By Dr. Agnes M. Costello
At a young age, my grandparents always referred to health as a balance between the ying and the yang, the hot and cold. Most importantly, they always stressed trying to first heal the body with natural products such as herbs or supplements. As a scientist and a pharmacist, I often struggle to integrate Traditional Chinese Medicine into Western Medicine.
By Dr. Pata Suyemoto
I am an Asian American woman with lived-experience with chronic major depression and Post Traumatic Stress Disorder (PTSD). I have lived with mental illness since I was in junior high school, when I used to sit in the dark at my mother’s desk watching the snow fall and wondering how long it would take to die if I went outside in the frozen world. I am lucky, in that I got treatment and have learned to live with my conditions. However, I have to navigate the world differently than those who do not have mental health issues.
Heidi HyunJin Lee
Oil on canvas
30 x 40 inches
By Heidi HyunJin Lee
After reading the article, “A Certification Board for Peer Specialists Is Coming to Massachusetts” by the Wild Flower Alliance, I better understood the significance of the NAMI motto, “Nothing about us without us.”
By Dr. Agnes M. Costello
April is National Minority Health Month, which gives me an opportunity to think about how I can help to reduce health disparities and improve the health of Asian Americans. We must first recognize and acknowledge that there are fundamental differences in various aspects of health between Asian Americans and other racial and ethnic groups. These health differences are closely linked to our genes, social, economic, and environmental factors. Are you aware that Asians may response to certain medications differently than Caucasians? Did you know that most of the medications used in cancer or heart diseases were studied in patients who were not Asians?
For the next series of blogs, I would like raise awareness of health issues that disproportionately affect Asians and how we can work together to understand and address these issues.
I am not a small person – although I am short, I am also quite round. As an Asian American woman, I am expected to be small and thin and quiet and diminutive and submissive. I am none of these things. Yet this expectation is still thrust upon me – and this expectation is not only from the dominant culture – it also comes from the Asian American community. Yet, we know that all people, including Asians and Asian Americans come in all sizes and to discriminate and disparage people who are not the mythic “right size” is an equity issue.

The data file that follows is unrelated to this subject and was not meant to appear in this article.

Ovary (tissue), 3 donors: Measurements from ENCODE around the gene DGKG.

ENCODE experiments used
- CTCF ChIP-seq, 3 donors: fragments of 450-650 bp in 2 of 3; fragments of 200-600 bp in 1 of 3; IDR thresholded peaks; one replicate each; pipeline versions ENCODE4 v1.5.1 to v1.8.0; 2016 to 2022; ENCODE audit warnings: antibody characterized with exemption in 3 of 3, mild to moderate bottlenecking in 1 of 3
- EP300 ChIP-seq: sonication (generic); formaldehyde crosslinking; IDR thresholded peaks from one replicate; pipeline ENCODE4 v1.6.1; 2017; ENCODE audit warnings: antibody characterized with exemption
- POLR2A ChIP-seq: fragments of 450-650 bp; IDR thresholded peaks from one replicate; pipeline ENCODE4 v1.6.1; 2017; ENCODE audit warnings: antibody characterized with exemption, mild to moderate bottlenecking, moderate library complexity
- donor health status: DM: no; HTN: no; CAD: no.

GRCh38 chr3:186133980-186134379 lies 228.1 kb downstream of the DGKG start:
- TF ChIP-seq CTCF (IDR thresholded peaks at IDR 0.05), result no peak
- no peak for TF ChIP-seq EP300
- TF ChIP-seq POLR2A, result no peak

September is Healthy Aging month which applies to young and old. It’s about living our best life with truth, purpose, and curiosity. Learn how Sound Therapy and music meditation can add comfort, balance, and peace to your life.
Since January is Cervical Cancer Awareness month, I thought it would be the perfect time to share both my experiences conducting educational workshops across nail salons in the Greater Boston area, as well as my motivations behind them.
The 8th annual State of Asian Women’s Health Conference was held virtually on November 12, 2020, and this year’s theme was “Trust in the Time of COVID: Best Practices for Culturally Responsive Care & Support”. Almost 100 community members, from students to health professionals, registered for our first virtual conference! Conference objectives included:
To get involved in next year’s annual conference, please email email@example.com.
My work with Asian Women for Health is currently focusing on community outreach, primarily to conduct educational workshops about breast and cervical health and screenings. I have been mainly making contact with the Vietnamese community, specifically nail salon owners, to survey how COVID19 has impacted their health and to understand the barriers around getting screened during this time.
Back in July, we featured AWFH’s fellowship intern through Tisch Summer Fellows, Jennifer Liu. Jennifer will continue to contribute her graphic design and web skills with AWFH this fall, and we are excited to showcase her talent!
Jennifer has lived in Jakarta and Singapore, and is a sophomore at Tufts University studying mechanical engineering and biomedical engineering. Her passions include neuroscience, graphic design, as well as journalling! Jennifer hopes to pursue a career in tech, creating technology that is both accessible to marginalized communities and challenge structural inequalities in society. At Tufts, she is the design chair for the Singapore, Indonesia, and Malaysia Students Association (SIMSA), and is also involved in the Women in Tech Conference.